Improve Your Explanations – the big issue
In this article I’ll review some ideas from the book “The Art of Explanation” by Lee Lefever, using some personal examples.
Explaining things to people is something we take for granted every day. When we’re with our work colleagues, our tech-talk is fine, but sometimes you have that brain-jarring moment when, for example, a child or simply someone outside your industry asks a question, and you’re stumped for words.
Or perhaps you’ve been on the receiving end of a poor explanation. I remember attending some very confusing accounting lectures. The lecturer launched into discussing credits and debits without giving context. I was lost. Feeling too stupid to ask questions, I felt dis-empowered. Had he talked about the bigger picture needs of businesses to make profits, and so on, it could have been different.
With a bit of for-thought, we can inspire others with a great explanation.
The knowledge spectrum – What’s the ‘big idea’
Imagine that all the knowledge about your product or service as a spectrum from A to Z.
As an expert, you’re at the Z end of the knowledge spectrum for your industry. But it’s easy to forget or even realise most people will be at the A end. This is the ‘curse of knowledge’. We need to plan carefully how we explain to folk at the A end, without using technical jargon or industry lingo. People at the A end, will need more context, more of the ‘Why’. People at the Z end, need more technical information – the ‘How’. To give an example at the Z end, you wouldn’t need to explain to a car mechanic why he needs to maintain a car, before you explain how to use the tool you’re selling.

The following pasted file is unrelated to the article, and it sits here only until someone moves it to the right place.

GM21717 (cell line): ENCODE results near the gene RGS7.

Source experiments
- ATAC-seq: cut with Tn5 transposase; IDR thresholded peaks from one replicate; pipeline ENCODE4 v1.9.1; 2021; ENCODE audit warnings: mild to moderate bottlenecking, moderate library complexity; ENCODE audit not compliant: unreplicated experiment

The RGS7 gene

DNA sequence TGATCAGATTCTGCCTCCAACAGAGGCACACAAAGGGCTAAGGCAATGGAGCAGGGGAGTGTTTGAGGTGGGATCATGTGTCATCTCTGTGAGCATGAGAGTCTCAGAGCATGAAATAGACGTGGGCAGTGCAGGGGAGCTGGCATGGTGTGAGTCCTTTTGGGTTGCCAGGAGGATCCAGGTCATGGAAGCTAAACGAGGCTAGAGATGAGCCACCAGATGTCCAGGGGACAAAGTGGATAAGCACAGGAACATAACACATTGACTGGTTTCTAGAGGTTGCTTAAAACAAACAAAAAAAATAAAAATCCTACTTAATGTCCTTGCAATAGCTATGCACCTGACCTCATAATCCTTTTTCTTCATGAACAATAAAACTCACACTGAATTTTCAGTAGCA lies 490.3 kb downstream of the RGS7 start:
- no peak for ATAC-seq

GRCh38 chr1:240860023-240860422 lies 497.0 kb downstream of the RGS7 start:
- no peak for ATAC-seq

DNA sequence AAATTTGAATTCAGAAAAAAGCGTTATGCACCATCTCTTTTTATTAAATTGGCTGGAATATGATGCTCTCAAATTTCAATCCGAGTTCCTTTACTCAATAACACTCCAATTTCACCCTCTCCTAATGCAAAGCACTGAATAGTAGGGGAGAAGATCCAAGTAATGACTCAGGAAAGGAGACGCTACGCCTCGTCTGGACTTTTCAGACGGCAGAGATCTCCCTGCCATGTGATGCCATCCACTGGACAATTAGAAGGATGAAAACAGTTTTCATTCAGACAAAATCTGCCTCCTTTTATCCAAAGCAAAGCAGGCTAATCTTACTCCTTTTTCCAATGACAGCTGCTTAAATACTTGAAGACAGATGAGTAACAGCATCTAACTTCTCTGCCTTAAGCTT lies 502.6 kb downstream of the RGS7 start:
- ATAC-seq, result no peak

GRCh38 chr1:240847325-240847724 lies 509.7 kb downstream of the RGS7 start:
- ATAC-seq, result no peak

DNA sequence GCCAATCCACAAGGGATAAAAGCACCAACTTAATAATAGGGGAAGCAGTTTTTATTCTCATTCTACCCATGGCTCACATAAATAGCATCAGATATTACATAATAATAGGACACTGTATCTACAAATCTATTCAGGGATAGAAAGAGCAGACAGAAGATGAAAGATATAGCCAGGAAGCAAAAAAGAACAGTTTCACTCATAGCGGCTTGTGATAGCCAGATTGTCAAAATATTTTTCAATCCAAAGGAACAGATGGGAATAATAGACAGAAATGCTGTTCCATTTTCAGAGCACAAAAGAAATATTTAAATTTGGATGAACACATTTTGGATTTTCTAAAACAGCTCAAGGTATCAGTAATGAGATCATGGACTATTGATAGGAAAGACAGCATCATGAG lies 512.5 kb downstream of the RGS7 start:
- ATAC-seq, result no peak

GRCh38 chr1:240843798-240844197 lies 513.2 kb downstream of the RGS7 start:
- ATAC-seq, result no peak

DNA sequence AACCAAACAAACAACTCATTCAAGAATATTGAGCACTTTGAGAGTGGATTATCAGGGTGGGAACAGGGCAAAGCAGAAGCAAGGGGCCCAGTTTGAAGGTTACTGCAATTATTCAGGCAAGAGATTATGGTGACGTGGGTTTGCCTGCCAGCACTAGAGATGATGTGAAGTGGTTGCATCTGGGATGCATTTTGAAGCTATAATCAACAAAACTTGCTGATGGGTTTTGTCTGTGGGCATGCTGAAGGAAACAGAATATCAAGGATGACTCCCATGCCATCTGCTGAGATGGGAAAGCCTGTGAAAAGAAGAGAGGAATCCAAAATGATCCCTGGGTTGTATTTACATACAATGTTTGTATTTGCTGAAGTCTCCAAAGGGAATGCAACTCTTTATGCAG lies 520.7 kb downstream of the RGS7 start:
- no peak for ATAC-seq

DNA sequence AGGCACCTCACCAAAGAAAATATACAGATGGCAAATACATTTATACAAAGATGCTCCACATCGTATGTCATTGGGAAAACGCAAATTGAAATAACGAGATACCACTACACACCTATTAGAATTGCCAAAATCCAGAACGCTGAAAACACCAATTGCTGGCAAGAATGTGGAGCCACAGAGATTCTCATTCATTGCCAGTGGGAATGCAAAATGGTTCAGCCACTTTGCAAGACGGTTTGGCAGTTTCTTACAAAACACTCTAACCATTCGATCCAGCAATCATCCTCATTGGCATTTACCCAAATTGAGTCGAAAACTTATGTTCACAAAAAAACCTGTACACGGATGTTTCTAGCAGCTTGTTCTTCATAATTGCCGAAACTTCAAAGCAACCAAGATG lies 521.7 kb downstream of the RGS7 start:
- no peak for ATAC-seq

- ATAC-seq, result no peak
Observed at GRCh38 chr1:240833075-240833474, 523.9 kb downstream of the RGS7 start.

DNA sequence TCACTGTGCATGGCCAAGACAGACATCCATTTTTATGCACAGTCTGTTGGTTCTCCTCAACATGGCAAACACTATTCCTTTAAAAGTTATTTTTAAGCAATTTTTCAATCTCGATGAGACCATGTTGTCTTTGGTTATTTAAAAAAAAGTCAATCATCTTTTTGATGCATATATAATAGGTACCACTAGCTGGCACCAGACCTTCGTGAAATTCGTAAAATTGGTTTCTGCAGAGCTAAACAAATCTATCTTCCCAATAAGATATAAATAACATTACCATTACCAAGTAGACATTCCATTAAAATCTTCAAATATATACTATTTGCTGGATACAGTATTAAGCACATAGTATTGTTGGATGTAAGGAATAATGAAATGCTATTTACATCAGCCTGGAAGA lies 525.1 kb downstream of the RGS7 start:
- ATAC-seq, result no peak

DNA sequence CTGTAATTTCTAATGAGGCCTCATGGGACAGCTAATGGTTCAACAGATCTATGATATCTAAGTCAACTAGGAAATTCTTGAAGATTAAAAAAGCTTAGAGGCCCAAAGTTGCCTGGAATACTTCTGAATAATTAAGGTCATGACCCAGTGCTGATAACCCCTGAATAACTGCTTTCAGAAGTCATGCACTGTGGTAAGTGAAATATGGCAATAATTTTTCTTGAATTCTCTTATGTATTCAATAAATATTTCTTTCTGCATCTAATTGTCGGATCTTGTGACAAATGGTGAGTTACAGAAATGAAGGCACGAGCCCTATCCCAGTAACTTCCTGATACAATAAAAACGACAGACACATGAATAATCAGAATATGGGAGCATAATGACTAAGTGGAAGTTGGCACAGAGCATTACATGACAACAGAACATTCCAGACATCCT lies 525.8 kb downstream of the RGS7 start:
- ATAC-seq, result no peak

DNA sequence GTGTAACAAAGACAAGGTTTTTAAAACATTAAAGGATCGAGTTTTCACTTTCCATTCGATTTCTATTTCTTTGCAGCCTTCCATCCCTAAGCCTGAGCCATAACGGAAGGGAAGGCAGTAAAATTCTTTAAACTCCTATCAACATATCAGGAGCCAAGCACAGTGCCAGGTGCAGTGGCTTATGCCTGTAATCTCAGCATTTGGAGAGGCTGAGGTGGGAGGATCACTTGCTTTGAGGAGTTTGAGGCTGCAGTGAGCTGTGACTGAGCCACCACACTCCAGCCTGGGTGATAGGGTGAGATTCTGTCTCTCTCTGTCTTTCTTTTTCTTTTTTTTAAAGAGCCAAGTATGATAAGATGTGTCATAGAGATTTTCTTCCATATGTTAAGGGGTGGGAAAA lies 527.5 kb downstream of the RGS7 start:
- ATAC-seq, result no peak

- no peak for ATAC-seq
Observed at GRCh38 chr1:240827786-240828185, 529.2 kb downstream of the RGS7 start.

One more thing about the Curse of Knowledge. We tend to dive into too much detail about those things on which we’re expert. It doesn’t matter to someone without knowledge if we miss out the details and even if this means our explanation is, in our view, a bit inaccurate. It is better to get the big idea across.
The Cost of Understanding
An explanation done well, lowers the cost understanding. For example, right now, I need a Customer Relationship Management (CRM) system to keep track of interactions with potential clients and customers in my business. The thing holding me back, is I’m not ready to invest the time into researching different systems and learning how to use them. I know I could benefit from a CRM system, but it feels like a mountain to climb to get up and running. So I add it to the long list of other things I should learn and improve on. The time taken to get up to speed is the cost of understanding.
Define your Explanation Problem
Using the CRM example, the purveyors of simple CRM systems have an explanation challenge when it comes to me. Whether it’s a problem or not depends on whether I find their explanations quick and easy to follow. Ask yourself this. Are their people who could benefit from your product or service, but who don’t understand enough about the category to make an informed decision? Does your website quickly and easily answer their questions? If not, you have an explanation problem.
PART 2 – Improving Explanations
Give Good Context